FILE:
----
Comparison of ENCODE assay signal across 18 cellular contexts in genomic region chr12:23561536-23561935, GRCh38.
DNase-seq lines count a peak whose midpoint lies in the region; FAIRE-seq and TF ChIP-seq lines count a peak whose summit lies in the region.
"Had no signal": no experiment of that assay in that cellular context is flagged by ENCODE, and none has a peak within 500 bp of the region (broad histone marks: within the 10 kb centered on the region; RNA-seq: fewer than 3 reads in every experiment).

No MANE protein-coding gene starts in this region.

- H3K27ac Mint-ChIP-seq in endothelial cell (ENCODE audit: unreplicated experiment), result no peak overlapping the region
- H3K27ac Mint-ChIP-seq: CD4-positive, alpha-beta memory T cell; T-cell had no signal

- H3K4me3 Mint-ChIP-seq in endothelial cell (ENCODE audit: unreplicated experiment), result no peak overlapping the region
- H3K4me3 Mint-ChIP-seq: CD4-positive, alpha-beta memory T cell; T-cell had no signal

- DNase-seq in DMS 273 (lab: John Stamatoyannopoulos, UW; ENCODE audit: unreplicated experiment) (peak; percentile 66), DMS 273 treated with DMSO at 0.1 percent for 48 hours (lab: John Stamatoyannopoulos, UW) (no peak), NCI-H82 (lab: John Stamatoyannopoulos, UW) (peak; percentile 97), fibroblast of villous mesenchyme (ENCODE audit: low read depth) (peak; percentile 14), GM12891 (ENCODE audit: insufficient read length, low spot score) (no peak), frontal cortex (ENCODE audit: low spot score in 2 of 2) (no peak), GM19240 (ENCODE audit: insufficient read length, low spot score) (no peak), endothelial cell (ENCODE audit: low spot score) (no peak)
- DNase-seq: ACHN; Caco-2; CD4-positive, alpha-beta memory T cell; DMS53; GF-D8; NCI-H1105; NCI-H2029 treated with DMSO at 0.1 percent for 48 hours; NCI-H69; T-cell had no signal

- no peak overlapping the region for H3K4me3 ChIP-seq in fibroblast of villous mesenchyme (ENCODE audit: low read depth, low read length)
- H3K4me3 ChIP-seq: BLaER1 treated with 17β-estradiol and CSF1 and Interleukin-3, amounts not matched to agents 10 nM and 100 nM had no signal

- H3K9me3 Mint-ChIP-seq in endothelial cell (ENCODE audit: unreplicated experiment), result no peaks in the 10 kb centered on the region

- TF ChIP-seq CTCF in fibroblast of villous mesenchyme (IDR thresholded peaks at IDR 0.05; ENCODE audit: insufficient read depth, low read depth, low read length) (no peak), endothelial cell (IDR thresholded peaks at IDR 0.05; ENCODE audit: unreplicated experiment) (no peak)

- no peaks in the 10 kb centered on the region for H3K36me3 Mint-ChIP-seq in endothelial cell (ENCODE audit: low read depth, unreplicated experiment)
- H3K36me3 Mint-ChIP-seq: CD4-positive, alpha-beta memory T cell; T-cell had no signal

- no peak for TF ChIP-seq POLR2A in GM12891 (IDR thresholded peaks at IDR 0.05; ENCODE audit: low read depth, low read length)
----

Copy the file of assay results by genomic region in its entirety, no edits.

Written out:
Comparison of ENCODE assay signal across 18 cellular contexts in genomic region chr12:23561536-23561935, GRCh38.
DNase-seq lines count a peak whose midpoint lies in the region; FAIRE-seq and TF ChIP-seq lines count a peak whose summit lies in the region.
"Had no signal": no experiment of that assay in that cellular context is flagged by ENCODE, and none has a peak within 500 bp of the region (broad histone marks: within the 10 kb centered on the region; RNA-seq: fewer than 3 reads in every experiment).

No MANE protein-coding gene starts in this region.

- H3K27ac Mint-ChIP-seq in endothelial cell (ENCODE audit: unreplicated experiment), result no peak overlapping the region
- H3K27ac Mint-ChIP-seq: CD4-positive, alpha-beta memory T cell; T-cell had no signal

- H3K4me3 Mint-ChIP-seq in endothelial cell (ENCODE audit: unreplicated experiment), result no peak overlapping the region
- H3K4me3 Mint-ChIP-seq: CD4-positive, alpha-beta memory T cell; T-cell had no signal

- DNase-seq in DMS 273 (lab: John Stamatoyannopoulos, UW; ENCODE audit: unreplicated experiment) (peak; percentile 66), DMS 273 treated with DMSO at 0.1 percent for 48 hours (lab: John Stamatoyannopoulos, UW) (no peak), NCI-H82 (lab: John Stamatoyannopoulos, UW) (peak; percentile 97), fibroblast of villous mesenchyme (ENCODE audit: low read depth) (peak; percentile 14), GM12891 (ENCODE audit: insufficient read length, low spot score) (no peak), frontal cortex (ENCODE audit: low spot score in 2 of 2) (no peak), GM19240 (ENCODE audit: insufficient read length, low spot score) (no peak), endothelial cell (ENCODE audit: low spot score) (no peak)
- DNase-seq: ACHN; Caco-2; CD4-positive, alpha-beta memory T cell; DMS53; GF-D8; NCI-H1105; NCI-H2029 treated with DMSO at 0.1 percent for 48 hours; NCI-H69; T-cell had no signal

- no peak overlapping the region for H3K4me3 ChIP-seq in fibroblast of villous mesenchyme (ENCODE audit: low read depth, low read length)
- H3K4me3 ChIP-seq: BLaER1 treated with 17β-estradiol and CSF1 and Interleukin-3, amounts not matched to agents 10 nM and 100 nM had no signal

- H3K9me3 Mint-ChIP-seq in endothelial cell (ENCODE audit: unreplicated experiment), result no peaks in the 10 kb centered on the region

- TF ChIP-seq CTCF in fibroblast of villous mesenchyme (IDR thresholded peaks at IDR 0.05; ENCODE audit: insufficient read depth, low read depth, low read length) (no peak), endothelial cell (IDR thresholded peaks at IDR 0.05; ENCODE audit: unreplicated experiment) (no peak)

- no peaks in the 10 kb centered on the region for H3K36me3 Mint-ChIP-seq in endothelial cell (ENCODE audit: low read depth, unreplicated experiment)
- H3K36me3 Mint-ChIP-seq: CD4-positive, alpha-beta memory T cell; T-cell had no signal

- no peak for TF ChIP-seq POLR2A in GM12891 (IDR thresholded peaks at IDR 0.05; ENCODE audit: low read depth, low read length)